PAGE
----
In the final part of a four-week series, three companies tell Aaron Tan how they expanded from humble beginnings to make their mark at home and overseas.
The Sunday Times
September 27, 2015
WHEN Ms Julene Aw was shopping for clothes for her young daughter a few years ago, she could hardly find any that suited her fancy.
Ms Aw prefers clothes with a modern everyday style – not pink and princess- like as most children’s clothes are today.
Seeing this gap in the market, Ms Aw, who had worked in the fashion retail industry for nine years, came together with three friends in 2012 to start In Good Company (IGC), a label offering stylish staples for women, as well as for girls between three and eight years old.
Each of the co-founders also brings a wealth of expertise to the company. Two of IGC’s co-founders, Mr Sven Tan and Mr Kane Tan, are its chief designers.
Ms Jaclyn Teo, its managing director of marketing, has been in the fashion trade for over a decade.
“We started the company as a collaboration between like-minded people and that’s how we chose the label’s name.
“We saw the potential of coming up with something that we would not have been able to pull off on our own,” says Mr Sven Tan.
Unlike fast-fashion labels that churn out new designs frequently, IGC deliberately chose to go with designs that would last beyond “seasons”, by not following the international fashion season calendar.
It also does not segment its collections based on age.
“We took a lifestyle rather than demographics approach to our brand concept, which offers clothes that serve as a foundation for the wardrobe and that even our mothers would wear,” says Ms Teo.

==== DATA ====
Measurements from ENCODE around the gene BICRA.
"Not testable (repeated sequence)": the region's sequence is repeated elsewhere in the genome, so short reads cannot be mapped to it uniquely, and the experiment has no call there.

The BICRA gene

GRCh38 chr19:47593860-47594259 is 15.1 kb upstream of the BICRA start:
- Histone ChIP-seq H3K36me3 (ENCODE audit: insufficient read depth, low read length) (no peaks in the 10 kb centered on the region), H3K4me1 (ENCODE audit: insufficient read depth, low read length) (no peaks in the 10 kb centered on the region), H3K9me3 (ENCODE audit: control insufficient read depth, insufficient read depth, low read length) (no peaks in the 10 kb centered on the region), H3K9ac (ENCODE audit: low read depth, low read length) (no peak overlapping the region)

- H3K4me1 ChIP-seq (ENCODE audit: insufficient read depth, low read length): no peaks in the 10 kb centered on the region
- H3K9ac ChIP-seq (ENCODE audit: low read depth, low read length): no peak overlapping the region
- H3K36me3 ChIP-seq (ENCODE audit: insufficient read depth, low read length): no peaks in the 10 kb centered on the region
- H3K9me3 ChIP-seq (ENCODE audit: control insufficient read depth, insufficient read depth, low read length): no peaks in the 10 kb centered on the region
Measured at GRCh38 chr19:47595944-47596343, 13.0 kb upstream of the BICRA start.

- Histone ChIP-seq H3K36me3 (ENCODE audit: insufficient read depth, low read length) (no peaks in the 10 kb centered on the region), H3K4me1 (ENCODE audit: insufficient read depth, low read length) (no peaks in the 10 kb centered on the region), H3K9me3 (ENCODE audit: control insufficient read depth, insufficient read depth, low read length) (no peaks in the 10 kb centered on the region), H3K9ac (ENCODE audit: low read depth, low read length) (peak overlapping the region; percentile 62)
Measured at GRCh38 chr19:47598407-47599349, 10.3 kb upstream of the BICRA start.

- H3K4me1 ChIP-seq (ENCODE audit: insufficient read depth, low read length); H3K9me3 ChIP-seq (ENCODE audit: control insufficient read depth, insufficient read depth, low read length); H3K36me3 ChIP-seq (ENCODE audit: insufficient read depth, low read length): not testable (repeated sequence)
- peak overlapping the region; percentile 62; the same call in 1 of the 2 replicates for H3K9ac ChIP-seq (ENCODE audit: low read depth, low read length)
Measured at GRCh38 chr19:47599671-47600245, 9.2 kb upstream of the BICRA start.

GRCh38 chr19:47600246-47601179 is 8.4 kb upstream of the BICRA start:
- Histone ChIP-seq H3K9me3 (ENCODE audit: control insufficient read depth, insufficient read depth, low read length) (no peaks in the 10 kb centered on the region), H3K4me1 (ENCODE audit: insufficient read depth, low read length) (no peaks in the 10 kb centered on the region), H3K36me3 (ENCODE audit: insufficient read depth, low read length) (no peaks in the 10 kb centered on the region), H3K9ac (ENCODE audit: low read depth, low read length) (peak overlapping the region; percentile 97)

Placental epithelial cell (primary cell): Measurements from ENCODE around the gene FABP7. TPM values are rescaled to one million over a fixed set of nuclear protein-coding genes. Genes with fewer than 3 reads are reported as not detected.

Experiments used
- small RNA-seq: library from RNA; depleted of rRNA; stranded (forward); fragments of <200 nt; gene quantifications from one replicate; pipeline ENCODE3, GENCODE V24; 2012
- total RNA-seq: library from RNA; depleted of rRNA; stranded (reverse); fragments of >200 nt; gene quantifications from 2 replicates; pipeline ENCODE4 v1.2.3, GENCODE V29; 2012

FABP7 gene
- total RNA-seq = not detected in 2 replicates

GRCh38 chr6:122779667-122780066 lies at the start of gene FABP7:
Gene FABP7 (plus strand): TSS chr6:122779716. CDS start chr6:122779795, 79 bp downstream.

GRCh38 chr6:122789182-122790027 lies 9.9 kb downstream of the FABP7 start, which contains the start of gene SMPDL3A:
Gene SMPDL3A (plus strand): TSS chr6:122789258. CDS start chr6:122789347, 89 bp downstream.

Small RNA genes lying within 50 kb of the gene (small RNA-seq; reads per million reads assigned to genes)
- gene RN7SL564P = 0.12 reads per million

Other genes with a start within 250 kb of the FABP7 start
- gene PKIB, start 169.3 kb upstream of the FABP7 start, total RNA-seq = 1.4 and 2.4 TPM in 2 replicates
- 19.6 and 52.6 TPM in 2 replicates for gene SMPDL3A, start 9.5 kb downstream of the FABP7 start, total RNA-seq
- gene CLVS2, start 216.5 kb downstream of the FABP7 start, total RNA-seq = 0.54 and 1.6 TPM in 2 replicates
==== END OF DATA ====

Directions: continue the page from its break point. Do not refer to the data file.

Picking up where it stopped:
As the four co-founders have been friends for some time and are familiar with the strengths of one another, Ms Teo says it did not take too long for them to come up with their first designs and get the business off the ground.
It also helped that they knew Singapore’s leading fashion buyers from large retail chains and fashion concept stores such as Front Row, which carried IGC’s debut collection in December 2012.
“We approached Front Row’s owner Ann Kositchotitana, who had been supportive of Asian designers.
She thought our products were well made and had a good price point,” recalls Ms Teo.
One thing led to another, and within a month of its debut, IGC caught the eye of Tangs’ buyers who offered the company a retail space in July 2013 for a 200 sq ft pop-up store in Tangs at Tangs Plaza in Orchard Road.
That space has since been expanded to 1,200 sq ft since August last year.
Having raked in double-digit growth in sales each year since its inception, IGC was ready to go into expansion mode.
In June, it made its debut in Hong Kong’s Kapok, a lifestyle shop offering a variety of fashion products.
More recently, it opened its first flagship store in ION Orchard that features an in-store cafe run by Plain Vanilla Bakery, a local bakery known for its cupcakes.
Ms Teo says: “We’ve always envisioned IGC to be beyond clothes. Our flagship store is really about creating a customer-centric space, where people can come in with their friends, have a coffee and shop at the same time.”
In line with IGC’s mantra of collaboration, the flagship store was also designed together with interior design agency Traart.
In addition, the cafe sports communal tables designed by Mr Nathan Yong, co-founder of local furniture designer Grafunkt.
IGC’s growth has partly been made possible by tapping Spring Singapore’s Capability Development Grant, which allowed it to refine its e-commerce strategies, enhance its branding and further conceptualise its online and offline store channels.
“Eventually, we hope to have more flagship stores, grow the brand internationally and attract more talent to the company in areas such as retail and product development,” says Ms Teo.
For more information on the retail sector and stories on how retailers have built their capabilities, please visit www.spring.gov.sg/retail or email firstname.lastname@example.org.